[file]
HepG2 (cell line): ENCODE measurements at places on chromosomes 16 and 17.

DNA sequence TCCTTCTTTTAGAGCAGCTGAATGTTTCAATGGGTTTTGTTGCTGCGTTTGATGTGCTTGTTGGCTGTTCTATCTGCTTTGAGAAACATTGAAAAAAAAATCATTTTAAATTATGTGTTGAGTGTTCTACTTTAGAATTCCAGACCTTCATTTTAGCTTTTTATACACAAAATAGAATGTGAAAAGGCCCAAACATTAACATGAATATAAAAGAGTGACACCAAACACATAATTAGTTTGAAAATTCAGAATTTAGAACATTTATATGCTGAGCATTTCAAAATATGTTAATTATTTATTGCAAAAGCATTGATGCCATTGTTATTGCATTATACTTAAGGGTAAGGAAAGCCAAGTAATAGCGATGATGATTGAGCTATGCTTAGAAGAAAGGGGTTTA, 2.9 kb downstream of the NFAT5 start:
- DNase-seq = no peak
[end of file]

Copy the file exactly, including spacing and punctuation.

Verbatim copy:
HepG2 (cell line): ENCODE measurements at places on chromosomes 16 and 17.

DNA sequence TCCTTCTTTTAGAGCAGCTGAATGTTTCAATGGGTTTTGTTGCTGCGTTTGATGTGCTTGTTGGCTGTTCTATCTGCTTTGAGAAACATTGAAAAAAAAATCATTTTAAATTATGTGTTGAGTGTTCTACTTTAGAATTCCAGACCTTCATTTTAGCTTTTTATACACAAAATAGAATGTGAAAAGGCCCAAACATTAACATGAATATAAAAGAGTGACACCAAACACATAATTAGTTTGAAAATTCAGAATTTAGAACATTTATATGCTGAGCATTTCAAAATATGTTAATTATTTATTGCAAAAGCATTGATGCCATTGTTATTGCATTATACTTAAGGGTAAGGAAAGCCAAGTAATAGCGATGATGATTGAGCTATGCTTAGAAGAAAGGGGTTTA, 2.9 kb downstream of the NFAT5 start:
- DNase-seq = no peak